A New Way Of Making Complex Structures In Thin Films

Self-assembling materials called block copolymers, which are known to form a variety of predictable, regular patterns, can now be made into much more complex patterns that may open up new areas of materials design, a team of MIT researchers say.

The new findings appear in the journal Nature Communications, in a paper by postdoc Yi Ding, professors of materials science and engineering Alfredo Alexander-Katz and Caroline Ross, and three others.

“This is a discovery that was in some sense fortuitous,” says Alexander-Katz. “Everyone thought this was not possible,” he says, describing the team’s discovery of a phenomenon that allows the polymers to self-assemble in patterns that deviate from regular symmetrical arrays.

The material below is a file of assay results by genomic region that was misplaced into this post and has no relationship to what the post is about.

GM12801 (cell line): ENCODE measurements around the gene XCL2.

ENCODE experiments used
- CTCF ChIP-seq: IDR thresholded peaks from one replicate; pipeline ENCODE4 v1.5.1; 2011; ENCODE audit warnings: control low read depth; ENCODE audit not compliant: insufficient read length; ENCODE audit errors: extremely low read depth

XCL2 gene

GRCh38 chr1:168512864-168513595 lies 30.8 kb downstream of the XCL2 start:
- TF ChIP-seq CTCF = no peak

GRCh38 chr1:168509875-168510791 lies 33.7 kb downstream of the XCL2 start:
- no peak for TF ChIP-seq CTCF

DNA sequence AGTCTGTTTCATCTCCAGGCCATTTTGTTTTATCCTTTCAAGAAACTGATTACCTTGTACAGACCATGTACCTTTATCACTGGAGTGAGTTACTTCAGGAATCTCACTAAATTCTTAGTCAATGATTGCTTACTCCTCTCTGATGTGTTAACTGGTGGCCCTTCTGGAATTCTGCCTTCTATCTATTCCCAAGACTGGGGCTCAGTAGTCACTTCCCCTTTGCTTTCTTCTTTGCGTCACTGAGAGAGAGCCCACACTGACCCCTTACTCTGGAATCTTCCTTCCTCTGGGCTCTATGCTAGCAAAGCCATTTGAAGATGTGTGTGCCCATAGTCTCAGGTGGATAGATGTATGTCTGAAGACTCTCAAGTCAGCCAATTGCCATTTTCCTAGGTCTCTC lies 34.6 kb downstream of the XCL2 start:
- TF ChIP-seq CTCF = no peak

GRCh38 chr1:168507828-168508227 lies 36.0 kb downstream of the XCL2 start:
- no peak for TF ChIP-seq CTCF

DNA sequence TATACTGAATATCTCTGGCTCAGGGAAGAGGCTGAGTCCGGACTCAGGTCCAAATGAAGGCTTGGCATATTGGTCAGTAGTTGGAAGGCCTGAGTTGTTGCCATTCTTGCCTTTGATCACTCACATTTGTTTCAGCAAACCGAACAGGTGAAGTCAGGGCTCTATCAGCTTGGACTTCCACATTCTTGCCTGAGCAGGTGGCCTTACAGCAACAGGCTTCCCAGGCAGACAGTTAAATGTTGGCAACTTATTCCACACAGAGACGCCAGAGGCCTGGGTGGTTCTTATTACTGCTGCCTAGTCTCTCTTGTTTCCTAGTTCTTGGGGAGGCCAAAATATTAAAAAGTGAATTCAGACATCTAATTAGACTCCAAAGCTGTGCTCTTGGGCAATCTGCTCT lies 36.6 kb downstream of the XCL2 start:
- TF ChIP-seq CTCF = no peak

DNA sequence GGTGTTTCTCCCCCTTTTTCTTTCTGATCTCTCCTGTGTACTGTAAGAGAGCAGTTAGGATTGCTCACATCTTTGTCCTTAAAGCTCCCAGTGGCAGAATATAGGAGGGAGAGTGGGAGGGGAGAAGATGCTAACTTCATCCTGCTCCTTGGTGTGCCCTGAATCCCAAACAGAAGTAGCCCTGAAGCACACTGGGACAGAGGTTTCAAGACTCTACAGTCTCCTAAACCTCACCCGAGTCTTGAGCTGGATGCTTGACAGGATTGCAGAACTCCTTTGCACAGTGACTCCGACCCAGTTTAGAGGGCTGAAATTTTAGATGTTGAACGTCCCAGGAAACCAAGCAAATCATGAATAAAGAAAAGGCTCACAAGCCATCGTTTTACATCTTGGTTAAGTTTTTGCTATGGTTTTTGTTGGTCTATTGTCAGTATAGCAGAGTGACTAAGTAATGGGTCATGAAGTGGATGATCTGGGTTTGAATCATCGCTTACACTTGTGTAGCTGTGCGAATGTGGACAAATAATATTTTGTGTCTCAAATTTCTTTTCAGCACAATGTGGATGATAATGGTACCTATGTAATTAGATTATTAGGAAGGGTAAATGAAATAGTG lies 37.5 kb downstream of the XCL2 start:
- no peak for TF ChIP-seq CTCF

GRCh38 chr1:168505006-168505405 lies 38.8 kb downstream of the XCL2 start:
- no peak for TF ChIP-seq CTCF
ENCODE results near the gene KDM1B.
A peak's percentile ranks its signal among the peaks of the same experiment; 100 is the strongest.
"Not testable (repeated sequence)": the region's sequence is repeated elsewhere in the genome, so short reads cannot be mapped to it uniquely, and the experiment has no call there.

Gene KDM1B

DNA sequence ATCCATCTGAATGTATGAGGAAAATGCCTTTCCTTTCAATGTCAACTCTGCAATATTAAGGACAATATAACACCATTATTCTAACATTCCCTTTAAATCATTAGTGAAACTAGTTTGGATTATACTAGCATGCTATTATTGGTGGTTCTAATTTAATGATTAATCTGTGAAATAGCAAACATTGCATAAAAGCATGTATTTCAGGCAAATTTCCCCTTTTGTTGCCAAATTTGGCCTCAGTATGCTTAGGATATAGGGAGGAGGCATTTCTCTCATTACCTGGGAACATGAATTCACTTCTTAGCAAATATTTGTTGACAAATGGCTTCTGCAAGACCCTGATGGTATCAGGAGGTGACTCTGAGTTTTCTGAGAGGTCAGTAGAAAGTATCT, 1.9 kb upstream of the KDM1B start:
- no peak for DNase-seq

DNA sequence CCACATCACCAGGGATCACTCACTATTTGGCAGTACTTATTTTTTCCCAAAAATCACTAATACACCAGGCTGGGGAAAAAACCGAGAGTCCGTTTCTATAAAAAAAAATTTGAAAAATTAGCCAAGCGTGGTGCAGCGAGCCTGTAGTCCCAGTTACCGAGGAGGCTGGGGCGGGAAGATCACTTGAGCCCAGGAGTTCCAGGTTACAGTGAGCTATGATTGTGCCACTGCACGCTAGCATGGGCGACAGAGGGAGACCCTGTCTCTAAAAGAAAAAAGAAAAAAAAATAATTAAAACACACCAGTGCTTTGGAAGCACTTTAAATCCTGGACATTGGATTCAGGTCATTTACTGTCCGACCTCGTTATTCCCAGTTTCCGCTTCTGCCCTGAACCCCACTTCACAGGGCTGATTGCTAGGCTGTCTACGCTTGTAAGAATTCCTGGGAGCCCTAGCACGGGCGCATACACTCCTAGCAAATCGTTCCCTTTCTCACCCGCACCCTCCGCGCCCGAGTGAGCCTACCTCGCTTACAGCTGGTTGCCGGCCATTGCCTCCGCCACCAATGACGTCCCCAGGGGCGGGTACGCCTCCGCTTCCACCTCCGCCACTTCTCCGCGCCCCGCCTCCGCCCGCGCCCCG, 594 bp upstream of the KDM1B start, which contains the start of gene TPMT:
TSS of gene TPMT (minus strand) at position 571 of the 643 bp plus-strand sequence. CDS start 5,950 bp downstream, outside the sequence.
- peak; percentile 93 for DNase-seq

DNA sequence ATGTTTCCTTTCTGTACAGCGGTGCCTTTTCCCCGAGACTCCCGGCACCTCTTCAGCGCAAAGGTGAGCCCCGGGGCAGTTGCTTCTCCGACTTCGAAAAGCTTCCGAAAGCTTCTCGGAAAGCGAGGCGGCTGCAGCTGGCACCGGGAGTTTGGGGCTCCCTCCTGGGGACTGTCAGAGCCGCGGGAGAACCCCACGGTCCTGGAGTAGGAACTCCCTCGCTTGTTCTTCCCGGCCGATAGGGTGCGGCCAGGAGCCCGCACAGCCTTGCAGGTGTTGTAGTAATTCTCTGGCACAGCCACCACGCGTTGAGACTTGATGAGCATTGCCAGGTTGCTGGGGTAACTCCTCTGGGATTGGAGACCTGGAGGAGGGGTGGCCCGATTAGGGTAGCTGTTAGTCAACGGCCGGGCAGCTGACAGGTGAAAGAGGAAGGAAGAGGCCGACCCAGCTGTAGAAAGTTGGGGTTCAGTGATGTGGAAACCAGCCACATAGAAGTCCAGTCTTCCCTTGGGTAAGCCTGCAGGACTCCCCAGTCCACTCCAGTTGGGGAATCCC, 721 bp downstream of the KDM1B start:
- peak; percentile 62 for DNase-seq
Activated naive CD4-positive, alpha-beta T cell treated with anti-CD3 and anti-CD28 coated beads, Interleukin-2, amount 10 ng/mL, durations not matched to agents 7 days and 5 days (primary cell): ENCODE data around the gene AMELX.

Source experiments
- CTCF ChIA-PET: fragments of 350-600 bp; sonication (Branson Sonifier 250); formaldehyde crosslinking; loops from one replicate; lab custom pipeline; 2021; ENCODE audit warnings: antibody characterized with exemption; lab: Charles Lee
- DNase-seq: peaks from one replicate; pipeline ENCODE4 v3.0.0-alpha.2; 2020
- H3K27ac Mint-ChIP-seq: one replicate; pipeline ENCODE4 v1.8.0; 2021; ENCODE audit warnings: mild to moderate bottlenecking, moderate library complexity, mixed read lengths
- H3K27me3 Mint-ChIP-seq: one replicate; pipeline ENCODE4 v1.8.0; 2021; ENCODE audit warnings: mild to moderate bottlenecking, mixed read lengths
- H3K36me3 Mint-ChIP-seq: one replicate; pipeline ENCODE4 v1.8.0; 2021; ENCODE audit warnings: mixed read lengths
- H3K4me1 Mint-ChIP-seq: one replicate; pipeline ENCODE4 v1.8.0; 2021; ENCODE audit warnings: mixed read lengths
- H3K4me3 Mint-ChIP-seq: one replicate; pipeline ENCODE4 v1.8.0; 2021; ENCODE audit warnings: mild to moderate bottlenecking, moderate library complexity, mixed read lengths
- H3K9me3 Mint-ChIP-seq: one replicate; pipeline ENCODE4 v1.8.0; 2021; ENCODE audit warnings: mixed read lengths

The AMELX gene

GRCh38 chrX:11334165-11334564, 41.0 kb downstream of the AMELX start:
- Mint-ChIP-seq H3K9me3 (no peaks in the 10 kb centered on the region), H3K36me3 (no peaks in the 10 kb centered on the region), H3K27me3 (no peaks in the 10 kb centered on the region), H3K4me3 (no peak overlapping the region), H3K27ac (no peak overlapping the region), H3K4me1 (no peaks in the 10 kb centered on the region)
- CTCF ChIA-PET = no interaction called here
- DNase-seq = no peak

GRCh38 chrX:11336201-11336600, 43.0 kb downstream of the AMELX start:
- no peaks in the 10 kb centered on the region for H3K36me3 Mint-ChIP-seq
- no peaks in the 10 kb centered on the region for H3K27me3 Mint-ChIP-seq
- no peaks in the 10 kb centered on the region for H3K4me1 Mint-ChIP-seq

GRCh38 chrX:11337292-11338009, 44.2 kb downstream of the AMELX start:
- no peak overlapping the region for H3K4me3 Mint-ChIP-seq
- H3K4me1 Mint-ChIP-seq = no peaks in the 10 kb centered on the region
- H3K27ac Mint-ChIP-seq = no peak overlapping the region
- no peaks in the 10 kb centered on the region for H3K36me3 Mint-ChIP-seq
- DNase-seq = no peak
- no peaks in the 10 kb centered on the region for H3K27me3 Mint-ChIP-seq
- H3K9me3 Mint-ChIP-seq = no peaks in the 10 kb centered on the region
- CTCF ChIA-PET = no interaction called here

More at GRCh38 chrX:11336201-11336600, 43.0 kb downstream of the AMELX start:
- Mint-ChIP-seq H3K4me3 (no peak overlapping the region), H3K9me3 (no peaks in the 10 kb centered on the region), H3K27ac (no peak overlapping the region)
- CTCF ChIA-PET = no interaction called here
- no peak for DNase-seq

Self-assembling block copolymers are materials whose chain-like molecules, which are initially disordered, will spontaneously arrange themselves into periodic structures. Researchers had found that if there was a repeating pattern of lines or pillars created on a substrate, and then a thin film of the block copolymer was formed on that surface, the patterns from the substrate would be duplicated in the self-assembled material. But this method could only produce simple patterns such as grids of dots or lines.

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